vitreo-, vitre-, vitr- +

(Latin: glass; glassy; like glass)

Inflammation of the vitreous humor and the elastic capsule that encloses the crystalline lens of the eye.
vitreodentin, vitrodentin
Enameloid or the hard, glassy material that forms the surface layer of the crowns of teeth in sharks and some other fish.
A reference to the vitreous humor and the retina of the eye.
1. Retinopathy (inflammation of the retina) with vitreous (glasslike) complications.
2. A disorder of the vitreous humor and the retina of the eye, the most severe consequences of which are usually traction phenomena leading to the detachment of the retina.
1. Resembling glass.
2. Relating to, resembling, or having the nature of glass; glassy.
3. Obtained or made from glass.
4. Of or relating to the vitreous humor.
5. Glasslike or hyaline; often used alone to designate the vitreous body of the eye.

The vitreous body refers to the transparent gel that fills the inner portion of the eyeball between the lens and the retina; also called, hyaloid body, humor cristallinus, and crystalline or vitreous humor.

vitreous chamber
The large space between the lens of the eye and the retina, which is filled with a clear, gelatinous material.
vitreous enamel
A glass coating that is applied to metal by spreading a glass powder over a metal surface and then fusing it to the metal at temperatures ranging from 600 to 1000 degrees centigrade; used for cloisomé jewelry and art objects; sinks, bathtubs, and home appliances; as well as, industrial storage tanks, silos, reaction vessels, and smokestacks.
vitreous humor, vitreous body
1. The transparent, jellylike material that fills the eyeball between the retina and the lens.
2. The transparent gelatinous substance filling the eyeball behind the crystalline lens.

The vitreous humor contains very few cells; mostly phagocytes which remove unwanted cellular debris in the visual field), no blood vessels, and 99% of its volume is water with salts, sugars, and a network of collagen fibers with hyaluronic acid accounting for the rest; however, the vitreous has a viscosity two to four times that of pure water, giving it a gelatinous consistency.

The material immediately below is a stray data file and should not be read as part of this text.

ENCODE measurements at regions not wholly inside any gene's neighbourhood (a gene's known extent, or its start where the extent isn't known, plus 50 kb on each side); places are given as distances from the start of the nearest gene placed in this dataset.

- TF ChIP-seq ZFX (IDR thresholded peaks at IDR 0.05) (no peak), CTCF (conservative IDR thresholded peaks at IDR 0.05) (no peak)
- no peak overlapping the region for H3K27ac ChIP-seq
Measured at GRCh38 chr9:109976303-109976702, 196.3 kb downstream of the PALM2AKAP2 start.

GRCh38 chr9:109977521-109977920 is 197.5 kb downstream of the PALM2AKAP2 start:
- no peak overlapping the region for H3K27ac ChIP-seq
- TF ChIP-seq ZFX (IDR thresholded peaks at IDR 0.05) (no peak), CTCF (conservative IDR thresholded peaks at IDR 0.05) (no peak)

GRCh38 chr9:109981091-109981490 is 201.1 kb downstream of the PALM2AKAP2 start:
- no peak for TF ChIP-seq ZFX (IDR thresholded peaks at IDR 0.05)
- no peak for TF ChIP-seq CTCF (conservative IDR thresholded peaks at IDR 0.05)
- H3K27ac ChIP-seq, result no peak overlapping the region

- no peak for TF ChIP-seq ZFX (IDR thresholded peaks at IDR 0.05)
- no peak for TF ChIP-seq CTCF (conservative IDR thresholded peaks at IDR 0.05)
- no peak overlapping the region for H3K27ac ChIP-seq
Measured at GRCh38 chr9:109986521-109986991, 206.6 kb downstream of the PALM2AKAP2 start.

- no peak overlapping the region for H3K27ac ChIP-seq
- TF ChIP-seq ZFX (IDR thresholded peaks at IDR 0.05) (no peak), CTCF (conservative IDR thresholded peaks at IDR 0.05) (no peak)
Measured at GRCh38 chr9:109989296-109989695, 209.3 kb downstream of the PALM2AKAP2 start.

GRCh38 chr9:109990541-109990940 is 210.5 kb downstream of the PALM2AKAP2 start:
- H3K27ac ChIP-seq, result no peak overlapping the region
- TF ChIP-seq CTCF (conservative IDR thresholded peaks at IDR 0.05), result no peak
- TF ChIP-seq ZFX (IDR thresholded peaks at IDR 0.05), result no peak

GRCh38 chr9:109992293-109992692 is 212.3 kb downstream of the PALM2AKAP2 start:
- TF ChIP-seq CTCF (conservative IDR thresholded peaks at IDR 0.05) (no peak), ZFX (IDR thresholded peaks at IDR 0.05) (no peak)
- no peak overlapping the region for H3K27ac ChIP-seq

Hyaluronic acid is a complex viscous substance that lubricates joints in the body and is present in connective tissue. It also plays a role in the healing of wounds.

vitreous luster (s) (noun), vitreous lusters (pl)
A shiny appearance that resembles glass: The tiles on the wall were manufactured in order to have a vitreous luster which made the kitchen look bright and sparkling.
1. The quality or state of being vitreous; glassiness, or the quality of being vitrescent.
2. Having the capability of conversion into glass.
3. The susceptibility of being formed into glass.
Tending to become glass.
1. Capable of becoming glass.
2. Capable of being turned into glass.
1. Similar to glass.
2. Having the characteristics or appearance of glass.
3. Of the nature of or resembling glass.
4. A description of any glassy, pyroclastic material containing at least 75% glass.
vitric tuff
A tuff (hard volcanic rock) consisting primarily of fragments of volcanic glass.
1. The art of making glassware.
2. Glassy materials; glassware.
3. The study of glassware.
4. Articles of glassware, glassware in general.
5. The art or study of the manufacture and decoration of glassware.

Other glass words. More "glass" words are at this hyalo-, hyal- family unit.